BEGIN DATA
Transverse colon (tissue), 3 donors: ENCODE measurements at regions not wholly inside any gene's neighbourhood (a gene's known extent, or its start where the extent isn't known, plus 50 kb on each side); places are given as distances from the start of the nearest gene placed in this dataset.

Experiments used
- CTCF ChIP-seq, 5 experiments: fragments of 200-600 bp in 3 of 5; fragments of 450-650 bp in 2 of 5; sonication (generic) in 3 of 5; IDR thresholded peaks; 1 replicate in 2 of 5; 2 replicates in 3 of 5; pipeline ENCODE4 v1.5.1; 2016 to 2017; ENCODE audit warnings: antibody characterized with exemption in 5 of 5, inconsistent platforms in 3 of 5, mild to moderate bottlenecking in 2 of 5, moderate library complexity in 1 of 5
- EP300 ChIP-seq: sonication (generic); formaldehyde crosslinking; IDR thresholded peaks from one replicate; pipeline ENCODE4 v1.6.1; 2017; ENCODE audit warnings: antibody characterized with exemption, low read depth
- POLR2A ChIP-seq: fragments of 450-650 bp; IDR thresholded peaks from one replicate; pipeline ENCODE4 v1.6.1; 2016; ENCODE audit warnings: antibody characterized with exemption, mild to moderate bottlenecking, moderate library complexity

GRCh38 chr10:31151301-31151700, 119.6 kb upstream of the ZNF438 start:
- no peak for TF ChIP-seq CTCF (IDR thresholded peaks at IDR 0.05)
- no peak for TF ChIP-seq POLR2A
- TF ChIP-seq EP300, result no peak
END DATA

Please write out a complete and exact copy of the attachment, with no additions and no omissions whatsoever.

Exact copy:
Transverse colon (tissue), 3 donors: ENCODE measurements at regions not wholly inside any gene's neighbourhood (a gene's known extent, or its start where the extent isn't known, plus 50 kb on each side); places are given as distances from the start of the nearest gene placed in this dataset.

Experiments used
- CTCF ChIP-seq, 5 experiments: fragments of 200-600 bp in 3 of 5; fragments of 450-650 bp in 2 of 5; sonication (generic) in 3 of 5; IDR thresholded peaks; 1 replicate in 2 of 5; 2 replicates in 3 of 5; pipeline ENCODE4 v1.5.1; 2016 to 2017; ENCODE audit warnings: antibody characterized with exemption in 5 of 5, inconsistent platforms in 3 of 5, mild to moderate bottlenecking in 2 of 5, moderate library complexity in 1 of 5
- EP300 ChIP-seq: sonication (generic); formaldehyde crosslinking; IDR thresholded peaks from one replicate; pipeline ENCODE4 v1.6.1; 2017; ENCODE audit warnings: antibody characterized with exemption, low read depth
- POLR2A ChIP-seq: fragments of 450-650 bp; IDR thresholded peaks from one replicate; pipeline ENCODE4 v1.6.1; 2016; ENCODE audit warnings: antibody characterized with exemption, mild to moderate bottlenecking, moderate library complexity

GRCh38 chr10:31151301-31151700, 119.6 kb upstream of the ZNF438 start:
- no peak for TF ChIP-seq CTCF (IDR thresholded peaks at IDR 0.05)
- no peak for TF ChIP-seq POLR2A
- TF ChIP-seq EP300, result no peak